Regulatory Outlook

Consumer law | UK Regulatory Outlook April 2023

Published on 27th Apr 2023

The Digital Markets, Competition and Consumers Bill | Fitness check on EU consumer law: consultation outcomes

The Digital Markets, Competition and Consumers Bill

The UK Digital Markets, Competition and Consumers Bill was introduced to Parliament on 25 April 2023. Consumer protection aspects of the bill bring a new regime for subscriptions, including new cancellation rights after free trials and upon annual renewal. Businesses will also need to provide a summary of the points about the contract in the user interface itself immediately before consumers enter into the contract.

The government has also given itself powers to introduce new blacklisted offences which are widely anticipated to relate to reviews, which will most likely put the responsibility for checking that reviews are genuine on platforms.

Finally the bill gives the Competition and Markets Authority (CMA) more powers for enforcement of consumer law, including by investigating the suspected infringements of consumer protection law by businesses and the ability to directly impose fines up to 10% of the turnover for firms found to be in breach.

The bill also puts the Digital Markets Unit (DMU) in the CMA, active in shadow form since its inception in April 2021, onto a statutory footing, and will give it powers to regulate powerful digital firms with Strategic Market Status (SMS) designated as such by the DMU.

For competition law aspects of the bill please see the Competition section.

Please see our Insight on the topic for more details.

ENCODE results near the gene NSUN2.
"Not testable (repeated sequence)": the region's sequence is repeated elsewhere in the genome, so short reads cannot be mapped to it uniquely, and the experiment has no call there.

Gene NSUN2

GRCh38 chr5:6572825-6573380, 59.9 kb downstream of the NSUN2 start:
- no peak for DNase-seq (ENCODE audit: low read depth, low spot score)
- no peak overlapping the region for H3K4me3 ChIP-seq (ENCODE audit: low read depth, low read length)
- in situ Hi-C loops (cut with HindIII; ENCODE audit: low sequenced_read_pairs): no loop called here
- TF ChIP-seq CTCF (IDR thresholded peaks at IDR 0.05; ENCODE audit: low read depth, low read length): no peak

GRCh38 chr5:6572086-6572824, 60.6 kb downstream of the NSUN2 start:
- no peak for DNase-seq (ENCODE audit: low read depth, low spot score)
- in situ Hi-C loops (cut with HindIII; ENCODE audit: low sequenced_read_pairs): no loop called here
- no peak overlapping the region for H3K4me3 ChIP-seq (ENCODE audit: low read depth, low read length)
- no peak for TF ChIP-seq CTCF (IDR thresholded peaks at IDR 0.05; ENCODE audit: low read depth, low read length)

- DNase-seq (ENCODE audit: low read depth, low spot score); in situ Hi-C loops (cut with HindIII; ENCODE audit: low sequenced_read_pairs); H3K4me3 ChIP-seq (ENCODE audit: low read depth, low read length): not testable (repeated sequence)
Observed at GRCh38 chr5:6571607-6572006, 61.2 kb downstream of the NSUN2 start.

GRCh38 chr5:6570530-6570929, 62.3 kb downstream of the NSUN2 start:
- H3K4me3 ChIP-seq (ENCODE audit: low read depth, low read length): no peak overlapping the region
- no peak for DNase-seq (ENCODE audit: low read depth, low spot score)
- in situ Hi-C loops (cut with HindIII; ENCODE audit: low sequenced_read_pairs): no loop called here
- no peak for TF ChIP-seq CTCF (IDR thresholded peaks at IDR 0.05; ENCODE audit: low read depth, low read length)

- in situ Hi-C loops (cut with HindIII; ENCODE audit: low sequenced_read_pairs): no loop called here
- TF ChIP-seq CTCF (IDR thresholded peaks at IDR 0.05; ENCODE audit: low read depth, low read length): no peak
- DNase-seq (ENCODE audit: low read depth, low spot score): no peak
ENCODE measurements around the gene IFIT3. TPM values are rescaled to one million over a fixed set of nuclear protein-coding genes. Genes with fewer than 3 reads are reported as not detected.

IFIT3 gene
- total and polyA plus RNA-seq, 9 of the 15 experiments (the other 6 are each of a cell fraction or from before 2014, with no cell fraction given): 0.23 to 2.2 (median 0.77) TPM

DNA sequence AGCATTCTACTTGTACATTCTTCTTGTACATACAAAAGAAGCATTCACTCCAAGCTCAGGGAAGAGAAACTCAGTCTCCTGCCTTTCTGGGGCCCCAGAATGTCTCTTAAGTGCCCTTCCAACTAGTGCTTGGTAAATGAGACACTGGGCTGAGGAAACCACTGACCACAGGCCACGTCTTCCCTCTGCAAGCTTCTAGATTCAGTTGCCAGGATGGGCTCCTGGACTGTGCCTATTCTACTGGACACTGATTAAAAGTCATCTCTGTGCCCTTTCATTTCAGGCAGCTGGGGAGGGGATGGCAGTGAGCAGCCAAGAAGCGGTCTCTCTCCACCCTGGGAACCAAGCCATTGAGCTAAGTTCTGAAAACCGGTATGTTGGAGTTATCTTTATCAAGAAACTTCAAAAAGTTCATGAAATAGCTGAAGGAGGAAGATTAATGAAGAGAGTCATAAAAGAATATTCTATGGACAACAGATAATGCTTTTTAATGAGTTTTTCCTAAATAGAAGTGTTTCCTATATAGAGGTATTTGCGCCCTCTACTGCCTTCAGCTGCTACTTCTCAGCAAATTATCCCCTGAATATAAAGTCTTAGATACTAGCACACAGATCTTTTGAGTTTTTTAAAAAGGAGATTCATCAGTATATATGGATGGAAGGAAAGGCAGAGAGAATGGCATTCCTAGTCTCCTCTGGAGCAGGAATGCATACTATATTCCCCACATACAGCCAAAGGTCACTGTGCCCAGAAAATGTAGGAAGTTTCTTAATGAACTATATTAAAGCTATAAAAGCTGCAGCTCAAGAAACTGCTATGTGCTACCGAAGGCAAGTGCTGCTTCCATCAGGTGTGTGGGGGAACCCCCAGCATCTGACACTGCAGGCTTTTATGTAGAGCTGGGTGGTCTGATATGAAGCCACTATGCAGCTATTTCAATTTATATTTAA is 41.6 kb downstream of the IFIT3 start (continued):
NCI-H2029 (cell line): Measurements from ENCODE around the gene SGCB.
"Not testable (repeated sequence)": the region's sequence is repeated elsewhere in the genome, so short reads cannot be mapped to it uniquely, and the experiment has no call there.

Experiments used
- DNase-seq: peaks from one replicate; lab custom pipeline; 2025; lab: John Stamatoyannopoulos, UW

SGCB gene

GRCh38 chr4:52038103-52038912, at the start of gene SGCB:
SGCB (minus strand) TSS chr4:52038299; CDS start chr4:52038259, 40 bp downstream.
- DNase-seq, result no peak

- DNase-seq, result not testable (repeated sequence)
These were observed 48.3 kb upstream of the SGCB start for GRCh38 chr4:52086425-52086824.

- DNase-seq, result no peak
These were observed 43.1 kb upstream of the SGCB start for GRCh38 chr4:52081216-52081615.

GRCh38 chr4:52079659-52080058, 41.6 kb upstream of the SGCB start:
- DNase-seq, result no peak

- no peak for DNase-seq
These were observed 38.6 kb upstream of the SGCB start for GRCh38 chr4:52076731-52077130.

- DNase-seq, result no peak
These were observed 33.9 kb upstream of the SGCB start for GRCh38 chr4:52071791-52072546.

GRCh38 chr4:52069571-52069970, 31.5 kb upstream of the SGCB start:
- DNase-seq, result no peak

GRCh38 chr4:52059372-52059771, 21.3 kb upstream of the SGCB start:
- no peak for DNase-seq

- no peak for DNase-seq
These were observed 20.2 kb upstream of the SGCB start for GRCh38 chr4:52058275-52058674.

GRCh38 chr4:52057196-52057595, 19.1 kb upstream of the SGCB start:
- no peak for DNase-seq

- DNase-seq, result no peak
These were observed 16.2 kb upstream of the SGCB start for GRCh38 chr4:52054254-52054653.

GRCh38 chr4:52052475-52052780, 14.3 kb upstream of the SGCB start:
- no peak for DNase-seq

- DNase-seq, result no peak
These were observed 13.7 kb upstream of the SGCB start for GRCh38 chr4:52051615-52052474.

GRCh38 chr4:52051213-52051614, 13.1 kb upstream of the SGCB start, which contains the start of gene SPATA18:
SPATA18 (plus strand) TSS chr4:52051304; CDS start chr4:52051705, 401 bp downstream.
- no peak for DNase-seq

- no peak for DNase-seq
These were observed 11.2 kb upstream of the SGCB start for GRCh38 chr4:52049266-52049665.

Fitness check on EU consumer law: consultation outcomes

The European Commission has published outcomes of its public consultation in relation to its fitness check of EU consumer law on digital fairness. The consultation ran between 28 November 2022 and 20 February 2023. The fitness check aims to assess the effectiveness of the current consumer law regulation in the EU to ensure a high level of consumer protection.

The report provides in particular:

  • A summary of problematic commercial practices and contract terms identified by the consumers.
  • Stakeholders' perception of the existing consumer protection legislation in the EU (adequacy of the current level of consumer protection in the digital environment; whether businesses comply with their obligations under EU consumer law; the scope for simplification, amongst other things).
  • Stakeholders' view on possible ways of improving EU consumer law in the digital environment, and more.

* This article is current as of the date of its publication and does not necessarily reflect the present state of the law or relevant regulation.

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